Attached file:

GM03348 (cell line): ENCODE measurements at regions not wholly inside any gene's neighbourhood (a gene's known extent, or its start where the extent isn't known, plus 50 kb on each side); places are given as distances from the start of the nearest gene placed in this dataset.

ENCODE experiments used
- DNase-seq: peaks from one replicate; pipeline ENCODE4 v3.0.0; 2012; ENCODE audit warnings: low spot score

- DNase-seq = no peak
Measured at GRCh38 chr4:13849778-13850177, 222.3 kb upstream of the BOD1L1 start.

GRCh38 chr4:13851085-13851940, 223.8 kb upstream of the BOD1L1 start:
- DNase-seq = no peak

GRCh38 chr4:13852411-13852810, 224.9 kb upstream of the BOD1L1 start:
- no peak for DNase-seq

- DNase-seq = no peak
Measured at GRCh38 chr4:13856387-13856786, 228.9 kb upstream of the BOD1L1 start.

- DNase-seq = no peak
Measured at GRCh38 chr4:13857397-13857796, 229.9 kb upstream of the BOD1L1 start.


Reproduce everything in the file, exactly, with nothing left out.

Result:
GM03348 (cell line): ENCODE measurements at regions not wholly inside any gene's neighbourhood (a gene's known extent, or its start where the extent isn't known, plus 50 kb on each side); places are given as distances from the start of the nearest gene placed in this dataset.

ENCODE experiments used
- DNase-seq: peaks from one replicate; pipeline ENCODE4 v3.0.0; 2012; ENCODE audit warnings: low spot score

- DNase-seq = no peak
Measured at GRCh38 chr4:13849778-13850177, 222.3 kb upstream of the BOD1L1 start.

GRCh38 chr4:13851085-13851940, 223.8 kb upstream of the BOD1L1 start:
- DNase-seq = no peak

GRCh38 chr4:13852411-13852810, 224.9 kb upstream of the BOD1L1 start:
- no peak for DNase-seq

- DNase-seq = no peak
Measured at GRCh38 chr4:13856387-13856786, 228.9 kb upstream of the BOD1L1 start.

- DNase-seq = no peak
Measured at GRCh38 chr4:13857397-13857796, 229.9 kb upstream of the BOD1L1 start.